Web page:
The effect of pretreatment on the fouling of membranes: application in biologically treated sewage effluent

Elsevier Science Bv
Publication Type:
Journal Article
Journal Of Membrane Science, 2004, 234 (1-2), pp. 111 - 120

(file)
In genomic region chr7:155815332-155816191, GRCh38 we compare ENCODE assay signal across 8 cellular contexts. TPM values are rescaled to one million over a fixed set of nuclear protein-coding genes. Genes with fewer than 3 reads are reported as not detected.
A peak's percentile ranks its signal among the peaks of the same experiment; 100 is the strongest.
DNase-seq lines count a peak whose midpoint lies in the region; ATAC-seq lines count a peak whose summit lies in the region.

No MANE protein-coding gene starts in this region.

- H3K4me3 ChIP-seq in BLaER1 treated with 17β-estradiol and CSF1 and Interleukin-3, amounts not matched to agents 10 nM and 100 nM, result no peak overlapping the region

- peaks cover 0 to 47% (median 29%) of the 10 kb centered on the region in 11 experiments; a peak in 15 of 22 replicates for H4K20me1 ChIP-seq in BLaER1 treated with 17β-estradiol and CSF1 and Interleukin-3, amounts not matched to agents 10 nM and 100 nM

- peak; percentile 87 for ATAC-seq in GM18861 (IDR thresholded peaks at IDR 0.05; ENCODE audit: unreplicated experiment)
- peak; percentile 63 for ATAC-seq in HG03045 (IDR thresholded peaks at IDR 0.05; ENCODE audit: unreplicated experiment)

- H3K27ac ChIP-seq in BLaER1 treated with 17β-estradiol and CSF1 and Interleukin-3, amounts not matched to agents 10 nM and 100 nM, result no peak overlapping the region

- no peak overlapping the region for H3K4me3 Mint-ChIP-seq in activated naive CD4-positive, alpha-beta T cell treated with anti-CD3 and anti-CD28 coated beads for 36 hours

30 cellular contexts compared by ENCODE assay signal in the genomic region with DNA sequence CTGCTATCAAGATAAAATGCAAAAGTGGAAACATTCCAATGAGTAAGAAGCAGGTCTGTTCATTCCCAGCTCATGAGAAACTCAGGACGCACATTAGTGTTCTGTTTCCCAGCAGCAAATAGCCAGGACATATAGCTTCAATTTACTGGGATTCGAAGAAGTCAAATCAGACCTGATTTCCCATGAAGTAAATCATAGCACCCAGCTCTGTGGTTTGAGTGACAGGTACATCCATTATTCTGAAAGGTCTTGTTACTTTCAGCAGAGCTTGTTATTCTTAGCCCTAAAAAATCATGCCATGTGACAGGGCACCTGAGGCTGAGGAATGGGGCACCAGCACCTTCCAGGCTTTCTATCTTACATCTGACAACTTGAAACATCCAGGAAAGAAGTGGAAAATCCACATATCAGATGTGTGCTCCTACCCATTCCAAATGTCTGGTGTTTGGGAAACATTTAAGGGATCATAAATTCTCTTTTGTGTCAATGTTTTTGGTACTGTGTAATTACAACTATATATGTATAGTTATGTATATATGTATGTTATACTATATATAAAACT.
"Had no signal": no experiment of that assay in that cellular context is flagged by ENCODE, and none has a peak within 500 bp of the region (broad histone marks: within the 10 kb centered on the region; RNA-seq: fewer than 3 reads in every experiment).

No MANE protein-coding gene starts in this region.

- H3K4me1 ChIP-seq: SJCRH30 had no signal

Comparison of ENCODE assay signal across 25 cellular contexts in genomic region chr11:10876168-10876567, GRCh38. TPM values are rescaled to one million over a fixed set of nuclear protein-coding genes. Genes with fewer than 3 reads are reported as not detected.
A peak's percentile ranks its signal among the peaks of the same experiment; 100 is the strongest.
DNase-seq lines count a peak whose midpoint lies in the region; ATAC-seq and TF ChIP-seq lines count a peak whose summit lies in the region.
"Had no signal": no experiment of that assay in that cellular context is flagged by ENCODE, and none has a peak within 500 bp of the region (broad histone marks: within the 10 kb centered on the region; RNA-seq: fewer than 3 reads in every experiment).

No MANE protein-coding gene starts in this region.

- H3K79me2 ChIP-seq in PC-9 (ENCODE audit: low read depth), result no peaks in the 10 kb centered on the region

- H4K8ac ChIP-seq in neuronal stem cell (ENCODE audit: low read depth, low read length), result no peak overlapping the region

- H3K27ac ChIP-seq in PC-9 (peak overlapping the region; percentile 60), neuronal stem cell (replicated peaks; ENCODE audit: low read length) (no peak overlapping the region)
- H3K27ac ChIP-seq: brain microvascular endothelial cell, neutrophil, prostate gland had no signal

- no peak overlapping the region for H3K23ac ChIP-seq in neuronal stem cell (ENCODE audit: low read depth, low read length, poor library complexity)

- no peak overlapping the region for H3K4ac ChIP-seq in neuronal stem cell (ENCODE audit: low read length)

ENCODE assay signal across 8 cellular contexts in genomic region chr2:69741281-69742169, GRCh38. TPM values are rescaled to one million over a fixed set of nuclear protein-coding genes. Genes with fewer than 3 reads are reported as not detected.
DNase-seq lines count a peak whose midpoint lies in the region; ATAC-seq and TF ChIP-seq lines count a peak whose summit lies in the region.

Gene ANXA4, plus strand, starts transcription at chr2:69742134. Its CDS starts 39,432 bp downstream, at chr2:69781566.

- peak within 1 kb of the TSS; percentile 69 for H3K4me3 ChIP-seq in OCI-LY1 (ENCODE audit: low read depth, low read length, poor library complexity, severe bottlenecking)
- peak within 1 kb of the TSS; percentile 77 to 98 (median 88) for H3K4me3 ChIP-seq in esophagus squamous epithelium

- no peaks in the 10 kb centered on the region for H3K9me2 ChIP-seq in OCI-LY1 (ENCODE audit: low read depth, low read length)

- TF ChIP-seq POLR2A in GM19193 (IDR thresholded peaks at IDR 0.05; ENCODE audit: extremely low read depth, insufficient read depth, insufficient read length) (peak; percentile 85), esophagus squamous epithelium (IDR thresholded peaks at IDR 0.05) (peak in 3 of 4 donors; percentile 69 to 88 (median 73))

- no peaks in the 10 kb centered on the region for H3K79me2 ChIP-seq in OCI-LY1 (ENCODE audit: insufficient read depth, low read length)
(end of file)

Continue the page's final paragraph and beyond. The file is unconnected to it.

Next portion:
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Reuse of wastewater can help in maintaining environmental quality and relieving the unrelenting pressure on conventional and natural freshwater sources. Membrane processes find an important place in the wastewater treatment for reuse. Nonetheless, reverse osmosis (RO) and nanofiltration (NF), i.e. non-porous membranes require higher operational costs and energy. Thus, in this research NTR 7410 ultrafiltration (UF) membrane which is porous was used without and with pretreatment to treat biologically treated sewage effluent (BTSE). Four different pretreatment methods, namely, ferric chloride (FeCl3) flocculation, powdered activated carbon (PAC) adsorption, flocculation followed by adsorption, and granular activated carbon (GAC) biofilter were used in this study to compare their relative merits. Experimental results indicate that the most suitable pretreatment was flocculation followed by adsorption leading to a total organic carbon (TOC) removal of 90%. To assess the suitability of the membranes, it is important to conduct a detailed membrane characterization. The fouled NTR 7410 membrane surface was analyzed in terms of contact angle, zeta potential, attenuated total reflection-Fourier transform infrared spectroscopy (ATR-FTIR), scanning electron microscopy (SEM), flux decline, and TOC removal. The contact angle of the fouled membrane surface was lower than that of the clean membrane surface. This suggests that the majority of the foulants may have been the hydrophilic organic compounds such as polysaccharides, urea, etc. which are the extracellular enzyme of microorganisms in BTSE
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